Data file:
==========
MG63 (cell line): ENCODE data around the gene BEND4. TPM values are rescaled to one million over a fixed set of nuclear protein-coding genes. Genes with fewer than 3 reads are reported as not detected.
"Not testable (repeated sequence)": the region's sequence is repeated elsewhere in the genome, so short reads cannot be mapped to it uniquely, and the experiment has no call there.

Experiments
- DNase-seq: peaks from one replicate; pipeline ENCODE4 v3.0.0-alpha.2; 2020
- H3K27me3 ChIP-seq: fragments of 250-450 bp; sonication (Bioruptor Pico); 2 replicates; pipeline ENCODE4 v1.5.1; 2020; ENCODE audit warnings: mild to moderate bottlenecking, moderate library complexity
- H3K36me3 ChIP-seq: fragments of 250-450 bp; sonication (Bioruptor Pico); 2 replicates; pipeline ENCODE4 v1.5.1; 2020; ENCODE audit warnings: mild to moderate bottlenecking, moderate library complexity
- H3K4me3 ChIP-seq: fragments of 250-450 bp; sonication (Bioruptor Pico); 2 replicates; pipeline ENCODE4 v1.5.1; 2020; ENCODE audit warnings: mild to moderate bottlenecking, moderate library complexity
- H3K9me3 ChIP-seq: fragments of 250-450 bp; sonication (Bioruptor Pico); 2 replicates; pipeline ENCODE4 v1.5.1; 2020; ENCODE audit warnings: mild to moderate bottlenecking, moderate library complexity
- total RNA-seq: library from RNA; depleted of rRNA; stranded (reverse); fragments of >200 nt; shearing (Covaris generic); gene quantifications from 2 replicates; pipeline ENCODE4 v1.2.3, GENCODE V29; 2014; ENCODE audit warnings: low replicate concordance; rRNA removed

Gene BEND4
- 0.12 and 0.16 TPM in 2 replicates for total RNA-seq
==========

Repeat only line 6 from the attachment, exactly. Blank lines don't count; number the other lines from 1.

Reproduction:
- H3K36me3 ChIP-seq: fragments of 250-450 bp; sonication (Bioruptor Pico); 2 replicates; pipeline ENCODE4 v1.5.1; 2020; ENCODE audit warnings: mild to moderate bottlenecking, moderate library complexity